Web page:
At a Second Amendment rally in the shadow of the Washington Monument, Rep. Paul Broun (R-Ga.) fired up an already boisterous crowd of gun lovers, sign toters, and self-proclaimed Constitutional defenders by railing against his "socialist" colleagues on Capitol Hill and demanding a ballot-box revolution this fall. In doing so, Broun gave the event's organizers—like Skip Coryell, a anti-government gun rights advocate from Michigan—and attending groups like the Oath Keepers just what they wanted to hear.
Echoing a controversial remark made last fall aimed at House Speaker Nancy Pelosi, Broun told the crowd, "We have a lot of domestic enemies in the United States, and they work down the Mall," referring to certain members of Congress. Soon after, Broun added that Second Amendment defenders like himself and those in the crowd—many of them sporting bright orange stickers saying "Guns Save Lives"—needed to protect themselves from "the tyrannical government of the United States" and fight back against the "socialists that are running Congress."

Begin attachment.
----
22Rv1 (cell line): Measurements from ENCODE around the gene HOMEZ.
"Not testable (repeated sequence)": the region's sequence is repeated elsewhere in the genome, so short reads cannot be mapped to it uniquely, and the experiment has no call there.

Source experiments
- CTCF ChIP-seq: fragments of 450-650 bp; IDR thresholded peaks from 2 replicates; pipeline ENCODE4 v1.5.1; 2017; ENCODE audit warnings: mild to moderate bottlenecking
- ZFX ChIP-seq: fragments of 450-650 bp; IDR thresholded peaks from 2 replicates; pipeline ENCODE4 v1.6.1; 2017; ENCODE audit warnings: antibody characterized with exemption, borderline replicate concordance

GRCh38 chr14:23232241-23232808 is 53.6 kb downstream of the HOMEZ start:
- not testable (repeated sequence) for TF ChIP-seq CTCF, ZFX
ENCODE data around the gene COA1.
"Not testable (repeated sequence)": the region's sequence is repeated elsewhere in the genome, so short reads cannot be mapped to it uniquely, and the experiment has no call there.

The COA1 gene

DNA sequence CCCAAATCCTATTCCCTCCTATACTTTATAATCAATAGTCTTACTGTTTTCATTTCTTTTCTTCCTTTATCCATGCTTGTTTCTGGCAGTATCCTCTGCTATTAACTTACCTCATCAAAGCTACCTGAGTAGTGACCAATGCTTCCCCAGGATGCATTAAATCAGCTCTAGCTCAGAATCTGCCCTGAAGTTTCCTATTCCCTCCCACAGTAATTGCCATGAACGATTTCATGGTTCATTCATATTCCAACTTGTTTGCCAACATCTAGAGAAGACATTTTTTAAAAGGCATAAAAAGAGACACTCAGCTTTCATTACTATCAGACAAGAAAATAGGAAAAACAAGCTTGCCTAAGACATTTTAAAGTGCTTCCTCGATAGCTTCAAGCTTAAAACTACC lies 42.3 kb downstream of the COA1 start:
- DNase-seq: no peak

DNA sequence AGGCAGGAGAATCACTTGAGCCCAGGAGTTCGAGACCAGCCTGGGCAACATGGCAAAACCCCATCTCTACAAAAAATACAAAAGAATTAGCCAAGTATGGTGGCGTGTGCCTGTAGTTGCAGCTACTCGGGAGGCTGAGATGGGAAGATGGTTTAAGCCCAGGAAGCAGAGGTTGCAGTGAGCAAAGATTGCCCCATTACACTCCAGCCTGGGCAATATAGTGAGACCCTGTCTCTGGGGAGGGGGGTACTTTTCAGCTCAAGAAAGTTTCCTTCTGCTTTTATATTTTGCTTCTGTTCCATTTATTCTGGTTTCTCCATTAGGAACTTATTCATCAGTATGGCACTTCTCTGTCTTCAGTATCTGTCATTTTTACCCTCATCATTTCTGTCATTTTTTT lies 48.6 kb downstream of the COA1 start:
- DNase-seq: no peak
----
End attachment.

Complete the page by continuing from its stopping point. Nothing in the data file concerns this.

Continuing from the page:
This is not unusual rhetoric for Broun. He has called President Barack Obama a "socialist" and suggested that the administration might use a natural disaster or pandemic to "develop an environment where they can take over." He has also refused to fill in the complete Census form this year, describing it as an invasion of his privacy.
In a brief interview after his speech, I asked Broun whether he, as a politician, agreed with the virulently anti-government rhetoric of the groups hosting the event. For instance, Larry Pratt of Gun Owners for America, one of the march's sponsors, was reported to have said earlier today that "we are in a war." Referring to the government, he added, "They're coming for our freedom, for our money, for our kids, for our property. They're coming for everything because they're a bunch of socialists!" Broun said that he believed "government certainly has a place," but that only "people who are going to fight for limited government, low taxes, low intrusion into people's lives" should be left in office. "It's all about freedom," he said. "The federal government should only be doing the 18 things that Article 1, Section 8 [of the Constitution] gives the authority to do. Just 18."